14.Calm and Rational: To be calm and rational – as opposed to impulsive, anxious, or prone to anger – in order to increase your insight-fullness, optimise your efficiency and to be able to inspire trust and high levels of comradery and fellowship in those around you.
15.Sense of Control: To have control over your life. To not blame outside sources for failures and problems. To accept that while some factors are outside your personal control, such as natural disasters, you still feel in control of your response to events around you.
16.Growth and development: To self-manage your skill acquisition process and embrace feedback that advances your professional and personal growth. To not be unduly effected by what others might regard as negative feedback and to see all feedback as constructive. To not take feedback personally, even if it is intended as such.
17.Authentic: To consistently be yourself in all situations – good or bad – and with all people irrespective of social or professional rank.
18.Genuinely accepting of others: To view and accept others without judgement or jealousy. To not be dependent on and motivated by social or cultural forces. To be genuinely interested in other people which gives you greater insight into what motivates and drives people.
19.To be honourable. To be trusted to keep your word, an obligation or an agreement.
20.To be honest. To not mislead others to the other’s disadvantage and to your own advantage. To have a moral character that adheres to positive and virtuous traits such as integrity, truthfulness and straightforwardness of conduct. To strive to be absent of traits such as lying, cheating and theft.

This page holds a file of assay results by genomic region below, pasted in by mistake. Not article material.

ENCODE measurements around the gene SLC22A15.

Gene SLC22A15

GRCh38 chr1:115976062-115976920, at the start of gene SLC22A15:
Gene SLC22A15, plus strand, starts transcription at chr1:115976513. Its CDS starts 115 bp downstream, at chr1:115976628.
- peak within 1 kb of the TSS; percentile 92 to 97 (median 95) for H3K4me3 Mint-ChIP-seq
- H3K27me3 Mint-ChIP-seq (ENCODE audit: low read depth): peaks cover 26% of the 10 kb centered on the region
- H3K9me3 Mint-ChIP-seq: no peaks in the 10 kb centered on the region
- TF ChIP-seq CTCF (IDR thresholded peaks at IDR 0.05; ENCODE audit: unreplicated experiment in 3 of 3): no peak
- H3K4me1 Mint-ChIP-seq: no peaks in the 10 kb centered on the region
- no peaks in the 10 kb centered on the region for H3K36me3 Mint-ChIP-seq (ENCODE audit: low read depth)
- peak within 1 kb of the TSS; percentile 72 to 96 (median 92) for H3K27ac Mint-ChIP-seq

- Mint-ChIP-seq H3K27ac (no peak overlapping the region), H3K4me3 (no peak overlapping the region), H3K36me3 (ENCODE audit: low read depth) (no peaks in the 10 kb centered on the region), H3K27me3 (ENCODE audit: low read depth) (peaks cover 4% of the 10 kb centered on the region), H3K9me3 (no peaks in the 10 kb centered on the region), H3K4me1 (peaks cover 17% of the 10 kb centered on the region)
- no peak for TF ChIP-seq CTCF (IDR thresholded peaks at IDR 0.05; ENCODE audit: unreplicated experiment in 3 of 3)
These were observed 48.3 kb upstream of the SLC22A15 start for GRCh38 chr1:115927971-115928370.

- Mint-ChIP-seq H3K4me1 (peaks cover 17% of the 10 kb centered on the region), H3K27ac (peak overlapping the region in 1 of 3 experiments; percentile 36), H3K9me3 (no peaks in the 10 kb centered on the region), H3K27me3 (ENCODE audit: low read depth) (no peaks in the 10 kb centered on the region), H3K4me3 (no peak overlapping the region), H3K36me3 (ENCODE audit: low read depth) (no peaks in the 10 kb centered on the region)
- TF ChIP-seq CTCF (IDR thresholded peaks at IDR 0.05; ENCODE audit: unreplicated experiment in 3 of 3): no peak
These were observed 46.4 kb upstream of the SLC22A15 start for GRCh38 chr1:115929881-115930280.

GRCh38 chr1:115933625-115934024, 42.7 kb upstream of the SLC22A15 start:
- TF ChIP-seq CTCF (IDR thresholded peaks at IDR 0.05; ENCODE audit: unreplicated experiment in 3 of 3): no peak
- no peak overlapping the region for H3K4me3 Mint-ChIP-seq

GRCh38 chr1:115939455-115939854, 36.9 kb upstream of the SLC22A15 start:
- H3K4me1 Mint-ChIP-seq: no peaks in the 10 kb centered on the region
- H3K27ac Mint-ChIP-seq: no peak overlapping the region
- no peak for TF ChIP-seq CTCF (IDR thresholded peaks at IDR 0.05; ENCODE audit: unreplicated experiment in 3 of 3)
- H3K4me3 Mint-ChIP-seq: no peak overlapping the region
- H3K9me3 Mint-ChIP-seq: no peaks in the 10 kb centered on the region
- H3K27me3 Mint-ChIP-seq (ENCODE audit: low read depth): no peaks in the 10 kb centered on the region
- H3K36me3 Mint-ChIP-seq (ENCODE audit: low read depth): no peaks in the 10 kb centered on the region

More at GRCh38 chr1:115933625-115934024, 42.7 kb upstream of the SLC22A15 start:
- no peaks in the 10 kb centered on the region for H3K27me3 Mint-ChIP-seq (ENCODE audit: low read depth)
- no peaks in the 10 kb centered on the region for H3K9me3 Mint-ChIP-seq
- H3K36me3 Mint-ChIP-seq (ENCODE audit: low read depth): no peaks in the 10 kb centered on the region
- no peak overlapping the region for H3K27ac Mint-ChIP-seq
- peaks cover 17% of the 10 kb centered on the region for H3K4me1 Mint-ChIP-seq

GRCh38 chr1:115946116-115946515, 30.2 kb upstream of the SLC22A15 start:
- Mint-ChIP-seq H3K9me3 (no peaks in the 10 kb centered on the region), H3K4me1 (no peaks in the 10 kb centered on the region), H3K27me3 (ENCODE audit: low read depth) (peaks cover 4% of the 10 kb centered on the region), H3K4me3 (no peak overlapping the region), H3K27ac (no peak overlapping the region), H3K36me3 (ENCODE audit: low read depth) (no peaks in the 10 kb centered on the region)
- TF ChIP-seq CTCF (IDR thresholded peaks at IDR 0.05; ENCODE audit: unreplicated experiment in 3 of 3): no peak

21.To be able to motivate and inspire yourself to action, irrespective of the reason for the action – good or bad. To have the mental and emotional ability to rise to any situation unreservedly and enthusiastically and embrace it as a challenge. To draw the motivation from an internal source, that allows you to sustain the motivation and inspiration for long, sometimes indefinite periods of time. To be able to motivate and inspire people around you by your example.
22.To not hold grudges and to tolerant and accept limitations in both yourself and others. To be able to move on with life and not mull over events or actions in the past. To be quick to forgive both yourself and others. To not become jaded or cynical as a result of your experiences. To have reduced ego boundaries and to be more focused on problems outside yourself as opposed to personal, ego-centered, problems.
23.To see yourself as a survivor not a victim. No matter what the crises, to avoid thinking like a victim of circumstance and instead look for ways to resolve the problem.
24.To not sweat the small things. To focus on the important and not to worry about the irrelevant. To have the ability to accept people and events as they are and not to dwell on unmet expectations. To focus only on that which is important and under your control.
25.To not procrastinate. To not delay or put tasks off and to be able to effectively priorities and execute tasks.
26.To have empathy. To have the capacity to understand or feel what another person is experiencing from within their frame of reference. That is, to have the capacity to place yourself in another’s position.
27.To have compassion. To have feelings that prompt you to take action to relieve the suffering of another person.
28.To have feelings of gratitude. To have feelings of thankful appreciation for what you have or receive, whether tangible or intangible. To be aware of, and emotionally appreciate, the goodness in your life. To relish good experiences.